Using Melodyne 4 to Edit Synth Audio in Ableton Live

When you think of Melodyne you might think it's a tool to correct audio imperfections (timing and pitch) for recorded vocals or guitars or drums. Here we show how to make it work on synths in Live 9.  

I’m currently working on an entirely synth-based track, with some vocals from Fort Worth, Texas-based recording artists, the enigmatic Starbass. However, all of the synths we recorded were audio—No MIDI ever came into the recording, outside of Sync. Of course, Ableton, itself offers Convert Melody, and Harmony to MIDI, but this means going through and matching the synth, or even trying out something new, and hoping the guys I’m producing this for, like what I did. 

Thankfully, Melodyne 4 works very, very well as a plug-in, now. I go ahead and bring it up as an Audio Unit plug-in on the Bass track I was given—In this case, an Arturia Micro-Brute. 

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Now, the bass synth, so you know, was hand played. It’s not sequenced. And these low frequency bass tones are all being played in 1/4 notes, which are creating some conflicts with the kick drum, and we can’t have anything jacking up our kick drum.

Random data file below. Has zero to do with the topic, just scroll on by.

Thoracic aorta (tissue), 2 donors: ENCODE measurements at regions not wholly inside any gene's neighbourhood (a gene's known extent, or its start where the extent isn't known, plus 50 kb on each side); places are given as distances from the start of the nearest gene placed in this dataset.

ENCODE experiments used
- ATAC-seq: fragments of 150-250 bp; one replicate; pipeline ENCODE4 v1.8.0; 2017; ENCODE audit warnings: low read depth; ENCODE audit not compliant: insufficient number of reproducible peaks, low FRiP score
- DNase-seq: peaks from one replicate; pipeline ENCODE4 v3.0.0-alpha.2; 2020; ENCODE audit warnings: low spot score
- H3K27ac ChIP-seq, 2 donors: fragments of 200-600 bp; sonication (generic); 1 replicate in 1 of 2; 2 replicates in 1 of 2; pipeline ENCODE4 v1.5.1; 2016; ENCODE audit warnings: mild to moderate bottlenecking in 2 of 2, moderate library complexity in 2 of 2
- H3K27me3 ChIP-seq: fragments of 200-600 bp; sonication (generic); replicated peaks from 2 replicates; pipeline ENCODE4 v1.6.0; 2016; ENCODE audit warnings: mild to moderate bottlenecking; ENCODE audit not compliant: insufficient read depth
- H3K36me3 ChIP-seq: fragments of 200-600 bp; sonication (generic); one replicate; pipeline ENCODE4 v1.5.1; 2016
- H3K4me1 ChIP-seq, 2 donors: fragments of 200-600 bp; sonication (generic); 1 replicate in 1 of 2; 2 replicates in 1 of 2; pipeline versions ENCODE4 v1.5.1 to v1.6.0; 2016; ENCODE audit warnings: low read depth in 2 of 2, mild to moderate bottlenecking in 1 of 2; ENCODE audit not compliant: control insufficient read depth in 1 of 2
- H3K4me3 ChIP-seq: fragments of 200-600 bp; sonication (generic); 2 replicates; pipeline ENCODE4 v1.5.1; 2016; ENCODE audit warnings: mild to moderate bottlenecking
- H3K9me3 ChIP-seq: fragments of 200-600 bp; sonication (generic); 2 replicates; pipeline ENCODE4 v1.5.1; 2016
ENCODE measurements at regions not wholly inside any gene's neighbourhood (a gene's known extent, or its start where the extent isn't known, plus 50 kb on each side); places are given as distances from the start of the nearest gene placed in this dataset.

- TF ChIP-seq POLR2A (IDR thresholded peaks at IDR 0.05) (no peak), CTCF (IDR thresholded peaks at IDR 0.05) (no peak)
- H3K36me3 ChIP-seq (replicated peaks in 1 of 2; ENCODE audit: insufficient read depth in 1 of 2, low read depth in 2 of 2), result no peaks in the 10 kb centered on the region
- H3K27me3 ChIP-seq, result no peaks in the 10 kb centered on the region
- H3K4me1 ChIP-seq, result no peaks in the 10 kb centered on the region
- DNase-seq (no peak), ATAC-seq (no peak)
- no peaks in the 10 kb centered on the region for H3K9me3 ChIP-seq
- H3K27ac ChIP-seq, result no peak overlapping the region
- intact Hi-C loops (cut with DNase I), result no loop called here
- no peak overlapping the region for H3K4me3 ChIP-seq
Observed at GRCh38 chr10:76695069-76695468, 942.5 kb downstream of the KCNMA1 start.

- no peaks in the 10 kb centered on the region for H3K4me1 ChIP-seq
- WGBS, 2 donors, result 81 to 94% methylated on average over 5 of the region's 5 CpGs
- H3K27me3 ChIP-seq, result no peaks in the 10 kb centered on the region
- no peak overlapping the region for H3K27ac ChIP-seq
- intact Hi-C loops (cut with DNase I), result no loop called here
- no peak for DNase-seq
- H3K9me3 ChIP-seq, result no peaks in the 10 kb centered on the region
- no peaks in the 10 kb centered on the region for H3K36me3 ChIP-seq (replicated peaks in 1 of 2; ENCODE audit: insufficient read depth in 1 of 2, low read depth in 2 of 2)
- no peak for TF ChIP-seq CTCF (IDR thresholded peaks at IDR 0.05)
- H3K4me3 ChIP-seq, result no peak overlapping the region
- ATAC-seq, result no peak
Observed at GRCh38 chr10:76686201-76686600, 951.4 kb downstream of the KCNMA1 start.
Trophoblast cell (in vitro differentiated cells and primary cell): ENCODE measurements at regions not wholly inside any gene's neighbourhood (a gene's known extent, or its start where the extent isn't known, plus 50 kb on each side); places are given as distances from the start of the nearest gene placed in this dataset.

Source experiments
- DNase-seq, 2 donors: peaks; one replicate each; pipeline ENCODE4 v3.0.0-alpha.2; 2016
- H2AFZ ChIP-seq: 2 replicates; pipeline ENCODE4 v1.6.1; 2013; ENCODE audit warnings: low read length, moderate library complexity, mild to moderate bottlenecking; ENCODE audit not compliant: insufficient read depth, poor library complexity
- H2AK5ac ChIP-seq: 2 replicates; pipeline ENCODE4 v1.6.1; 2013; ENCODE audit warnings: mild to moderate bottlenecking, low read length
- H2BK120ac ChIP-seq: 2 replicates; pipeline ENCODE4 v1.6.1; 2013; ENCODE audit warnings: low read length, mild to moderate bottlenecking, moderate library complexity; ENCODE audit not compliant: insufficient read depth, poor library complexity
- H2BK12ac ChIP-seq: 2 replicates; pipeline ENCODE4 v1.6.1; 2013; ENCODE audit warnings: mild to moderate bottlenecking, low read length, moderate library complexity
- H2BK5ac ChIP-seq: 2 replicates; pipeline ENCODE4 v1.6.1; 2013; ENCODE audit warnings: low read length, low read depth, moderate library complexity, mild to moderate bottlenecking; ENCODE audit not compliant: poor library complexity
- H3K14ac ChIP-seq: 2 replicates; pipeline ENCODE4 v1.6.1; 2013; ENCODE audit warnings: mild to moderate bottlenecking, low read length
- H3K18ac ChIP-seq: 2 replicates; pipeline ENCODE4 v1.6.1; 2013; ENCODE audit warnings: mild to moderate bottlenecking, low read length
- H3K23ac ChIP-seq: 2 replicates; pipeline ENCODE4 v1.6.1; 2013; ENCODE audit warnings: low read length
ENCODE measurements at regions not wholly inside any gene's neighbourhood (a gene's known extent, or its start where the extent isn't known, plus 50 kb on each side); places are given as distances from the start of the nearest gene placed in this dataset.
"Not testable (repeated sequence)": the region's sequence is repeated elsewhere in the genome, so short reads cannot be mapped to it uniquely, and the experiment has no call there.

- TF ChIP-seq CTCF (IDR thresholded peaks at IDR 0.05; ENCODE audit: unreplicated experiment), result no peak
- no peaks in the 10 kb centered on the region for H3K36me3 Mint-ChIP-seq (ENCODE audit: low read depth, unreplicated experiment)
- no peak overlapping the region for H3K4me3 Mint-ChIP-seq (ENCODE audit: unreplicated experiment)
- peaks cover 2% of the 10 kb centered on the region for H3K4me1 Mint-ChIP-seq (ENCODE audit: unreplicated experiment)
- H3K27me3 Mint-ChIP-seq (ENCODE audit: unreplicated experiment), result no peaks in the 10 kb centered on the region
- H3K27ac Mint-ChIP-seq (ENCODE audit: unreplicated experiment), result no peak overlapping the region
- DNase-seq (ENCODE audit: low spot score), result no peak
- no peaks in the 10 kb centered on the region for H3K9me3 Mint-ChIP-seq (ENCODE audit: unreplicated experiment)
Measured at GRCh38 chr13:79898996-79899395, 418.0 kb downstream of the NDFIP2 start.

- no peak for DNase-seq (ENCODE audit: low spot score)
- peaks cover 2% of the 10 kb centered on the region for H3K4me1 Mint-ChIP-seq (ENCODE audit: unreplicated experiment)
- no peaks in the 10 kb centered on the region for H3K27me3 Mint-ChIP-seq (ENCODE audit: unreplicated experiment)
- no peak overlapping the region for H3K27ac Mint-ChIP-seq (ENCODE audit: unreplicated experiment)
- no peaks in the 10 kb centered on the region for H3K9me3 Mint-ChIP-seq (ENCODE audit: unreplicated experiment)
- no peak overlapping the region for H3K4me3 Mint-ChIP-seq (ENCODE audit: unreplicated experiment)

Because there are timing issues, and the note lengths are presenting a problem (and there’s some possibility I may need to adjust a few notes here and there), Melodyne 4 is a great choice for correction, as it can fix all of the above. With the new Sound Designer, I can also play with the Envelope, Formant, and Spectral Harmonics... Even edit audio polyphonically. Geez!

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Step 1—Transfer it In!


The first step is transferring the Micro-Brute recording in Melodyne. I do this by cueing Ableton to start from the spot where my bass comes in, within the Arrangement view... Not, session view! Celemony themselves recommend this mode, and I can tell you from experience: take their advice! Melodyne does not loop the way that Clips in the Session view do. So, you’ll just find it as an exercise in frustration, unless you’re just doing one pass through, and it’s a quick edit. 

Once cued, I press the transfer button, followed shortly by the Play button in Ableton. The transfer has begun. I let it run all the way till the end of the Mini-Brute recording, as there are a fair amount of filter changes, and change ups in the way the part is played. So, I can’t just make one loop.  

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When I’m finished, Melodyne analyses what has been recorded, and breaks everything into their appropriate pitches, as they correspond with musical notes. I’ve been using Melodyne for years, and it still amazes me to watch it do this. 

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Step 2—Quantize


Now that everything has been analyzed and broken down, I can start tweaking.Though, before I do anything, I should nip those timing issues in the bud. To do this, I use the Quantize function, within Melodyne. As the synth parts are not at all complicated, I just let the Auto Quantize do its thing. But, just to make sure it’s major tight, I turn the intensity all the way up.